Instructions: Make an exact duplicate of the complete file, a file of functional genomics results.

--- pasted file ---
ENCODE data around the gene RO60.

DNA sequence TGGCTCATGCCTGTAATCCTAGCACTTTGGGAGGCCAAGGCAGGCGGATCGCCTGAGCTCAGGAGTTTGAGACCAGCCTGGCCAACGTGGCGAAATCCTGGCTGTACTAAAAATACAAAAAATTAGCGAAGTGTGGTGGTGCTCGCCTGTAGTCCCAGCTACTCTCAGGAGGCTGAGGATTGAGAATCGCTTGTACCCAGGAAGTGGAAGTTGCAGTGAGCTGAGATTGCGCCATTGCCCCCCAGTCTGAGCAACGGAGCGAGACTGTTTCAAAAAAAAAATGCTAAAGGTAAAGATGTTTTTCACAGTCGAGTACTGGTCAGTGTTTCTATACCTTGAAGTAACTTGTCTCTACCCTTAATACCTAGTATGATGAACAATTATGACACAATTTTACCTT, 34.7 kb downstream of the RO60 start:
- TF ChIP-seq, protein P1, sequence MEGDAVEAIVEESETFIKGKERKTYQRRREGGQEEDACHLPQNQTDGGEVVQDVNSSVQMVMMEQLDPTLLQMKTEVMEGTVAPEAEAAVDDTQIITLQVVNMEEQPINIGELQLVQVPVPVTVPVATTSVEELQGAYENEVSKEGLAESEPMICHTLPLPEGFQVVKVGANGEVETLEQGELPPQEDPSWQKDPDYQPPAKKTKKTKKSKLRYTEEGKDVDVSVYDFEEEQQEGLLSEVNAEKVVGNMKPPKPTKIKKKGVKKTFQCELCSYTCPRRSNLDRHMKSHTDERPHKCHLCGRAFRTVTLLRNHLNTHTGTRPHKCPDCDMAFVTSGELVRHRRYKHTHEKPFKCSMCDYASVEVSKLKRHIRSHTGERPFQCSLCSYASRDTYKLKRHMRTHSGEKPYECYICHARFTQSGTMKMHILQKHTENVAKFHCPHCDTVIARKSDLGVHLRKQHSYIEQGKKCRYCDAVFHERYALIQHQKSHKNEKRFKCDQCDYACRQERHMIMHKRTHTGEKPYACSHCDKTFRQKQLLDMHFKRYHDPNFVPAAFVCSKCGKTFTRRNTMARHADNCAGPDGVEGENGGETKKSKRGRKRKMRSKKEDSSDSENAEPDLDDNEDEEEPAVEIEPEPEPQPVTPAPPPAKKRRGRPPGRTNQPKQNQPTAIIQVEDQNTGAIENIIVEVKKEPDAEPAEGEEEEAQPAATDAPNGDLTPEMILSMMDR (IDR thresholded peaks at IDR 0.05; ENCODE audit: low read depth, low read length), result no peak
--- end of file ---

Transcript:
ENCODE data around the gene RO60.

DNA sequence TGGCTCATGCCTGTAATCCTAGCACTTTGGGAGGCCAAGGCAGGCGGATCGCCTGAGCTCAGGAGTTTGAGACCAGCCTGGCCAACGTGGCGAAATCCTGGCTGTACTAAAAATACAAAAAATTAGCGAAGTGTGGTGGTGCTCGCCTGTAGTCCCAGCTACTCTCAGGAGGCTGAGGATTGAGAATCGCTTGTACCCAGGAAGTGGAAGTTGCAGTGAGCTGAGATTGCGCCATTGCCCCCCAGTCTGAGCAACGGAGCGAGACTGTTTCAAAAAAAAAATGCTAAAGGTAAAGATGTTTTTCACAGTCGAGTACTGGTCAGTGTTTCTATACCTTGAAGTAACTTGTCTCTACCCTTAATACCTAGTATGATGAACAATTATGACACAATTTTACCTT, 34.7 kb downstream of the RO60 start:
- TF ChIP-seq, protein P1, sequence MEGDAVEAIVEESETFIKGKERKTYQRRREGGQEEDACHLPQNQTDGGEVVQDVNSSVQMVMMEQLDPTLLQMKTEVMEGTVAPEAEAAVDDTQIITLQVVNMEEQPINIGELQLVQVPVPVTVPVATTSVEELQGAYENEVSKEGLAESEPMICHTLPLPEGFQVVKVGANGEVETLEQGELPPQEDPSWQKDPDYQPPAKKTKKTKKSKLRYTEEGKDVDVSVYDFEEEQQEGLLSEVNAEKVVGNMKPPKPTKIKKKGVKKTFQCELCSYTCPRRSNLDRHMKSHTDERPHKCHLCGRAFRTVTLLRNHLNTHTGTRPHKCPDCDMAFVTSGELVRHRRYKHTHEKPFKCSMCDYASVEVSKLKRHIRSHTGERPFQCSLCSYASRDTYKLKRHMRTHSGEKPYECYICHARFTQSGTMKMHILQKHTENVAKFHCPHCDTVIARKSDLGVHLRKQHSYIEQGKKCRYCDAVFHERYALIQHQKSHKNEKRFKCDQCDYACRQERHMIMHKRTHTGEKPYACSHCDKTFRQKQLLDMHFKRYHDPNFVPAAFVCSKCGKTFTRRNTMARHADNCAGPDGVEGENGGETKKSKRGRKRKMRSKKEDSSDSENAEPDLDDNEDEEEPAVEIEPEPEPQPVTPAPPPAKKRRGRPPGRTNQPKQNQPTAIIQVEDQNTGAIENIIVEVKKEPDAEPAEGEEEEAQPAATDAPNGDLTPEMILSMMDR (IDR thresholded peaks at IDR 0.05; ENCODE audit: low read depth, low read length), result no peak